Friday, April 11, 2008

Wang Spins a Gem

Well, I gave the edge to the Yankees in the first game, and Chien-Ming Wang, unfortunately made my thoughts come true. Both starting pitchers had great games. Wang and Clay Buchholz went toe to toe with brilliant pitching. Why was Wang so effective? Two reasons. First, he had excellent command of his pitches putting the ball exactly where he wanted. Second, he kept the ball around the strike zone all night. The result is that the Sox were not able to be patient at the plate and force Wang to throw a lot of pitches. Wang forced them to swing earlier, but kept the ball out of the sweet zone. So, most players made outs early in the count allowing Wang to get away with very few pitches. That sped the game up and let Wang pitch all nine innings.

I loved the job Buchholz did. I wish he could have gone deeper, but after 6 he was up to 98 pitches. Last season he tired out early, you can't kill him this early on.

Once again, I was questioning Terry Francona's logic. We knew Clay was done after 6, and we had Okajima and Papelbon lined up for the 8th and 9th. So, all we needed was to nail down the eight. So, with Jason Giambi leading off, as a potentially dangerous lefty who loves fastballs, I'm not sure why Terry brought in Mike Timlin to face him. Timlin is fresh off the DL and is a righty fastball pitcher. Why not bring in the lefty reliever Javier Lopez to go after Giambi, then bring in Timlin? That's what I was thinking at the start of the inning. I thought Timlin worked Giambi well, but Giambi won in the end.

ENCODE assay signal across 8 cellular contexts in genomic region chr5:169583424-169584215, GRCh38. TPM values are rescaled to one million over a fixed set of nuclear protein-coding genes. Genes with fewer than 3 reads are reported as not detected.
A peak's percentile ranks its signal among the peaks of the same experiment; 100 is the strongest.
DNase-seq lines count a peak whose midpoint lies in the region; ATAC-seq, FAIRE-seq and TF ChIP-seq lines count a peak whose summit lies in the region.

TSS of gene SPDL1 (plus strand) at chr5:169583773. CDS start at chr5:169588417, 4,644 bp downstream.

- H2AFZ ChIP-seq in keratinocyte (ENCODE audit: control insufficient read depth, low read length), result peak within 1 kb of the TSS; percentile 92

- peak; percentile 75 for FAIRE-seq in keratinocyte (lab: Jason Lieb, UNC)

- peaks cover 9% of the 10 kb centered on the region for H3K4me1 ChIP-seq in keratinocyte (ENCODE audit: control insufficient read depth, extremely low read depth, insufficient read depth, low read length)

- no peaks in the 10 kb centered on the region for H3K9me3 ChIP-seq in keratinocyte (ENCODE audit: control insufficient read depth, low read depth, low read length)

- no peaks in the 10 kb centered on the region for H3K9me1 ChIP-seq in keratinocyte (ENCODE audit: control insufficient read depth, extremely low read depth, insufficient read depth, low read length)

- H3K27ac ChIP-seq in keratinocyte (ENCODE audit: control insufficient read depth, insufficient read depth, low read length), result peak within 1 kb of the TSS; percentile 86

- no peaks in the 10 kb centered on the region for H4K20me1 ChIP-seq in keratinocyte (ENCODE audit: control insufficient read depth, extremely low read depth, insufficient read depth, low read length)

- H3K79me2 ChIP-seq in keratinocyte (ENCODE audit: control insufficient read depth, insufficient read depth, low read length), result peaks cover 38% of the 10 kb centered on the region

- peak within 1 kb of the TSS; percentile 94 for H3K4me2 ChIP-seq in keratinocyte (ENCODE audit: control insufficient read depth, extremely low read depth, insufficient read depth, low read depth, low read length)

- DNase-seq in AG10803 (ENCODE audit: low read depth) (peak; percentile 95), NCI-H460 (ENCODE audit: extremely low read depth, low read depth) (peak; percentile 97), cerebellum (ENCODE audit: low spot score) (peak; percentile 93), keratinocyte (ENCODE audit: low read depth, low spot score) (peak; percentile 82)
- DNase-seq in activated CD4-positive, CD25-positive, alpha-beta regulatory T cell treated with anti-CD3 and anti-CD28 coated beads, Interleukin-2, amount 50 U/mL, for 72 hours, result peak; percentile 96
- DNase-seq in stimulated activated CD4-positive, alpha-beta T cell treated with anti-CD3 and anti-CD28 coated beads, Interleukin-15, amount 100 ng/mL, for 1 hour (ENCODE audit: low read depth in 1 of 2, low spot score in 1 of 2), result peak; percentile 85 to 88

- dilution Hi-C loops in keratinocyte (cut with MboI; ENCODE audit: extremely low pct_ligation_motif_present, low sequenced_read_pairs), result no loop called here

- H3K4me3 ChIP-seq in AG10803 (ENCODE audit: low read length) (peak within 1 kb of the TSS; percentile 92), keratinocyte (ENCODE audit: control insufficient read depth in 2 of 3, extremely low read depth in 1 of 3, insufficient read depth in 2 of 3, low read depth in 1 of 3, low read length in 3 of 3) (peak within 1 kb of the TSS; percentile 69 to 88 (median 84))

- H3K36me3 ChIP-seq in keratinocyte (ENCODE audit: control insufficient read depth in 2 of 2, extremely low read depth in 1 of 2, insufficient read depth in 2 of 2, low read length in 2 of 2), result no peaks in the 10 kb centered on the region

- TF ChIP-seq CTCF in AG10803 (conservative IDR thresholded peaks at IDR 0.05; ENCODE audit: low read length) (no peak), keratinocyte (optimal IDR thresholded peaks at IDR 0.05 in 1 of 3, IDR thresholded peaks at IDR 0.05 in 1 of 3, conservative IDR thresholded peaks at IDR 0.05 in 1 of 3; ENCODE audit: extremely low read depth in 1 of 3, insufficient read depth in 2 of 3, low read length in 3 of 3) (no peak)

After that, the real question was whether we could score off of Wang. Other than JD Drew, who is still in a groove and hit a homer off Wang for the Sox only run, the answer was a resounding NO. So, don't worry about the rest. Wang owned the show. We were never going to score a second run in this game. It could have ended 2-1, 4-1, 8-1, or 12-1. Any way, the Sox were only getting 1. So, the first battle was won hands-down by Wang.

Next up - the Red Sox get their turn to send their ace out as Josh Beckett faces Mike Mussina (weather permitting). Clearly, the Sox have the edge on pitching in this one, and the bullpen is rested enough, so the Sox have the edge. The one strength Mussina will bring to the table is some effective off-speed stuff, especially a nasty knuckle-curve. That pitch can keep hitters off balance. Sox hitters have to try to lay off that pitch and sit on Mussina's near-underhand fastball. Manny will do that - not sure about the others.

Oh, in case you were wondering, Big Papi is still in a rut going 0 for 3. Hmm.
And lastly, why was Jacoby Ellsbury NOT playing on Native American night at Fenway?

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